Such a favorable condition is quantitatively determined by the matching of two time scales: the period of the sinusoid (the deterministic time scale) and the Kramers rate (i.e. the inverse of the average switch rate induced by the sole noise: the stochastic time scale). Thus the term "stochastic resonance".

Stochastic resonance was discovered and proposed for the first time in 1981 to explain the periodic recurrence of ice ages. [Benzi R, Parisi G, Sutera A, and Vulpiani A, "Stochastic resonance in climatic change." Tellus 34:10-16. 1982.] Since then the same principle has been applied in a wide variety of systems. Nowadays stochastic resonance is commonly invoked when noise and nonlinearity concur to determine an increase of order in the system response.

Neuroscience & Biology

Stochastic resonance has been observed in the neural tissue of the sensory systems of several organisms [Kosko B, "Noise". 2006. New York:Viking.] Computationally, neurons exhibit SR because of non-linear in their processing. SR has yet to be fully explained in biological systems, but neural synchrony in the brain (specifically in the Gamma wave frequency [ Ward LM, Doesburg SM, Kitajo K, MacLean SE, Roggeveen AB. [] "Neural synchrony in stochastic resonance, attention, and consciousness." Can J Exp Psychol. 2006 Dec;60(4):319-26.] ) have been suggested as an possible neural mechanism for SR by researchers who have investigated the perception of "subconscious" visual sensation. [ Lucia Melloni, Carlos Molina, Marcela Pena, David Torres, Wolf Singer and Eugenio Rodriguez [ Final proof of role of neural coherence in consciousness?] The Journal of Neuroscience, March 14, 2007, 27(11):2858-2865; doi:10.1523/JNEUROSCI.4623-06.2007.]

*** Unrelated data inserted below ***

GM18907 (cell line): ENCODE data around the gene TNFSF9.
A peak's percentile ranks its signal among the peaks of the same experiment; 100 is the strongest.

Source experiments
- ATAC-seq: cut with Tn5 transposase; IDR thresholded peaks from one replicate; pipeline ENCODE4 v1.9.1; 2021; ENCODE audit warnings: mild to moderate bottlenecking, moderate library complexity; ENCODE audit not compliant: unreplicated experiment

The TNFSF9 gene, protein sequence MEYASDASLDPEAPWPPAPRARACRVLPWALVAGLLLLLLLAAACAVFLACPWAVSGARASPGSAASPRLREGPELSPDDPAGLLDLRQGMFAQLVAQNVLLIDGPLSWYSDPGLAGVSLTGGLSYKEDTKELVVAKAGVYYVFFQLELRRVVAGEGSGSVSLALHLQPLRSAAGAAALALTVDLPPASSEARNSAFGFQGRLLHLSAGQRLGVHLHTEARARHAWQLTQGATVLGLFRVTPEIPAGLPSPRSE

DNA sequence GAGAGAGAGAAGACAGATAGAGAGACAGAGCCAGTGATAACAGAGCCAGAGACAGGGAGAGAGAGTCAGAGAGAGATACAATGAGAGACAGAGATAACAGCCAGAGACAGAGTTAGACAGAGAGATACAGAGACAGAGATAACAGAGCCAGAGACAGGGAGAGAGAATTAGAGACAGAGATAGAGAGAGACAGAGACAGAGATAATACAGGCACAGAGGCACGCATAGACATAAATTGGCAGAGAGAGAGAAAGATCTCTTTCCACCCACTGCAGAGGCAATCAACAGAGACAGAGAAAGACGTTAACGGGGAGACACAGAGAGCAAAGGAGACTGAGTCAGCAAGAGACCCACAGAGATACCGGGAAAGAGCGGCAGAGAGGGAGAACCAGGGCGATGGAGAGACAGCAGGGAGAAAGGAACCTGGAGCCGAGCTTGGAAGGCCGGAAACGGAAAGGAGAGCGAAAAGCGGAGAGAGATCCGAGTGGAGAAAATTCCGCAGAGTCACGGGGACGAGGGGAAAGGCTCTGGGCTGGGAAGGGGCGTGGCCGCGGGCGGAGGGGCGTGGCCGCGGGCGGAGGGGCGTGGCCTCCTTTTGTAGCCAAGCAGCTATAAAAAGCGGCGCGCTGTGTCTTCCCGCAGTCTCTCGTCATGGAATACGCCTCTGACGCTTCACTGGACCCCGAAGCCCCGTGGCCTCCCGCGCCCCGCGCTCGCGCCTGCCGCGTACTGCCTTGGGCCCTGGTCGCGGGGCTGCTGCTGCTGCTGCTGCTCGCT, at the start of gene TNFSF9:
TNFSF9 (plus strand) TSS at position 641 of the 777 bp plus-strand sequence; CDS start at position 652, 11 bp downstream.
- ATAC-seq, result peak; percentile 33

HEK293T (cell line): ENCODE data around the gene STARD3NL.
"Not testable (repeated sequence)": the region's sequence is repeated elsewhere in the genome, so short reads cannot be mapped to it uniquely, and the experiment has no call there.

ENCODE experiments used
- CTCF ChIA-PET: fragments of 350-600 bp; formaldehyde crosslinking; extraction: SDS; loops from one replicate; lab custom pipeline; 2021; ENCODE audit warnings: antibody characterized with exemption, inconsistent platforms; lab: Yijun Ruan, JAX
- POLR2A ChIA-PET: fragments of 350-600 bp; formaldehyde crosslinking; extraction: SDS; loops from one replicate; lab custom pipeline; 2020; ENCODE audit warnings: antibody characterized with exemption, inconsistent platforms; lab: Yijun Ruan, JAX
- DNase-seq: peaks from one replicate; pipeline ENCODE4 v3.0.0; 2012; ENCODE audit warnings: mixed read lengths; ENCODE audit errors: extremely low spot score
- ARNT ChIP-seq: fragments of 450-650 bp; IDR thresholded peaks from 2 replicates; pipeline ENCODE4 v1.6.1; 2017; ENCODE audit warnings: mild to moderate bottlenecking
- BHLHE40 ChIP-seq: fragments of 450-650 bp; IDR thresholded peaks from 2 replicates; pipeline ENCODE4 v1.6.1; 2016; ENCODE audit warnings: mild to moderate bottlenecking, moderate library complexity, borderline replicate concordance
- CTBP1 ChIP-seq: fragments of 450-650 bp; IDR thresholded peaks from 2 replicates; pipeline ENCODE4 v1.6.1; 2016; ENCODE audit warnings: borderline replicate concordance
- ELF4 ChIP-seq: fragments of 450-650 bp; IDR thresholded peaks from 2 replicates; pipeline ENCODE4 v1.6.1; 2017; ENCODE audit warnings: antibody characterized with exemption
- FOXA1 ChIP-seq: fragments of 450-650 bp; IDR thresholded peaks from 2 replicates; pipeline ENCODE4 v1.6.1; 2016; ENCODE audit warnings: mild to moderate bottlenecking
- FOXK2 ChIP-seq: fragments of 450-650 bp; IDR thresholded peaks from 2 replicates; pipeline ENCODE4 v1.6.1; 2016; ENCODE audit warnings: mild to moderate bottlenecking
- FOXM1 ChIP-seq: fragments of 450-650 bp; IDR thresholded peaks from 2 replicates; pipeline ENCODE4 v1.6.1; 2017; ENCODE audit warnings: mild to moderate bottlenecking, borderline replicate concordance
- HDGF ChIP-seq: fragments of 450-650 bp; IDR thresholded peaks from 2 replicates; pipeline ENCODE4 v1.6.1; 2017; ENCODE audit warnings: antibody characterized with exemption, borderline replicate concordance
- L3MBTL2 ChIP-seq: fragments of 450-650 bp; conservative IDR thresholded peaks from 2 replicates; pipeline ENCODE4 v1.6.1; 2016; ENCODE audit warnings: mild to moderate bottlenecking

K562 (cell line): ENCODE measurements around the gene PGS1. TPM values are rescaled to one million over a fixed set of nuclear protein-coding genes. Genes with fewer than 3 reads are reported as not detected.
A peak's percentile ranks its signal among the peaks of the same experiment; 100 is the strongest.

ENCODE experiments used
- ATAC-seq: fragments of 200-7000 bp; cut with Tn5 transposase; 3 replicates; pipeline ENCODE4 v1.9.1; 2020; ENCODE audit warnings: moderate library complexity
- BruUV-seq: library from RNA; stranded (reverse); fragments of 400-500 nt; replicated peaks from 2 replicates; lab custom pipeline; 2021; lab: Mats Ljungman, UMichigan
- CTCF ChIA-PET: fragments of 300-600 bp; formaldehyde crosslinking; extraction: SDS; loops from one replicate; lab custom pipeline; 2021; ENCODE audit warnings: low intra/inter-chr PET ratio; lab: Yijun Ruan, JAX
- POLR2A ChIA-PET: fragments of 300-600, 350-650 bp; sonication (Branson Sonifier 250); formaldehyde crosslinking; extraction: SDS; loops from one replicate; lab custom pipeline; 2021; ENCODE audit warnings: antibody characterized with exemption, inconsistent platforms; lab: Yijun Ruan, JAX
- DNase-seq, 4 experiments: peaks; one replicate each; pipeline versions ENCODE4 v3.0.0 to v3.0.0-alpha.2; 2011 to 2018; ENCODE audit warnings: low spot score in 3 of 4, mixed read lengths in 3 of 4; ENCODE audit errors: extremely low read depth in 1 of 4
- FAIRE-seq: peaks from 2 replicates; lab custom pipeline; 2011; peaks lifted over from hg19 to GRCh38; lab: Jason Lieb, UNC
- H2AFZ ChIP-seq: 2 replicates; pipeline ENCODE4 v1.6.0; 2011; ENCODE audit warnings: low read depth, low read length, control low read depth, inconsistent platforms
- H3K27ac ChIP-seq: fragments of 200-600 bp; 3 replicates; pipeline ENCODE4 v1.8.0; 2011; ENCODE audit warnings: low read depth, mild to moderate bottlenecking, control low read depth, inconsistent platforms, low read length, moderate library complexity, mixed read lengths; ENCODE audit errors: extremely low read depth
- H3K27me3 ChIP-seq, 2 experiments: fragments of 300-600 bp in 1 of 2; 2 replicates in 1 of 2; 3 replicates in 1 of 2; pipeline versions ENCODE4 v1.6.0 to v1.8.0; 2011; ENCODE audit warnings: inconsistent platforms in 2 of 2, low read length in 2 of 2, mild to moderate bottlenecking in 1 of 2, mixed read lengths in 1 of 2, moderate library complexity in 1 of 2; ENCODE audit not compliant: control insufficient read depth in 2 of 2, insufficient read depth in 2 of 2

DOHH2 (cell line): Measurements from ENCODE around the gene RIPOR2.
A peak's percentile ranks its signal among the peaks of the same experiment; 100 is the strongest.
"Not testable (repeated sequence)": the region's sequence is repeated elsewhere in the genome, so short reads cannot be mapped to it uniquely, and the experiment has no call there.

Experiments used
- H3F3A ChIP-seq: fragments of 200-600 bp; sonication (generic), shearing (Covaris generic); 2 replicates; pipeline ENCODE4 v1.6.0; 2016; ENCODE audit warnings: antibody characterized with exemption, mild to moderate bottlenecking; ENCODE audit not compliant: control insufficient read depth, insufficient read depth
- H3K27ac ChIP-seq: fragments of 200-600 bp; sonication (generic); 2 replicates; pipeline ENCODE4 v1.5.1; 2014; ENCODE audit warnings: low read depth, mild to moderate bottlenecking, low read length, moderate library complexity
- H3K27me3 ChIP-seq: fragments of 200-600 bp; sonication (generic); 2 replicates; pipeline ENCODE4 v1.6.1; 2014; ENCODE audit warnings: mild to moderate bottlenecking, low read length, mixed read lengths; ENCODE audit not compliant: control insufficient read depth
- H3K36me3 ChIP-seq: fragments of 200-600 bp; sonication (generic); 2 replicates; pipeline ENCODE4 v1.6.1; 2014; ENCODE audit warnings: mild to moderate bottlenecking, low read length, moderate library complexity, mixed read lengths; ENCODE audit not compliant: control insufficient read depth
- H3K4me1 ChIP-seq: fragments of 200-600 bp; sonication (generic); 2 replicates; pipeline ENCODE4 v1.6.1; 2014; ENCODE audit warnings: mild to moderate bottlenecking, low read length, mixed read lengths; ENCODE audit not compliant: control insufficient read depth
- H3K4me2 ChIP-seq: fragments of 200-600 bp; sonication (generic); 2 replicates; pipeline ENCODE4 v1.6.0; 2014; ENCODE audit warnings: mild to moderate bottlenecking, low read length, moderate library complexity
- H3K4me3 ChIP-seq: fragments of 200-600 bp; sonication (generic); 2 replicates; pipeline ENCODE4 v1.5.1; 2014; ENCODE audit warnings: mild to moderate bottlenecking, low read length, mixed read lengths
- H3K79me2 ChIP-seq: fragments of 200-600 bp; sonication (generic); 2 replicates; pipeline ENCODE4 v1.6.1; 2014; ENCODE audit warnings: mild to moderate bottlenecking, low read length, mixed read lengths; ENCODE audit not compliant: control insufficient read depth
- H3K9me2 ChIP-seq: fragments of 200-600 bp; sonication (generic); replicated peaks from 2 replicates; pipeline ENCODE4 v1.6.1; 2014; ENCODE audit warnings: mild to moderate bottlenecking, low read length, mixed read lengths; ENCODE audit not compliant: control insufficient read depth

SR-based techniques has been used to create a novel class of medical devices (such as vibrating insoles) for enhancing sensory and motor function in the elderly, patients with diabetic neuropathy, and patients with stroke.

See the Review of Modern Physics [ [ L. Gammaitoni, P. Hänggi, P. Jung and F. Marchesoni, Review of Modern Physics] , Vol. 70 (1), p.223-287 (1998)] article below for a comprehensive overview of stochastic resonance.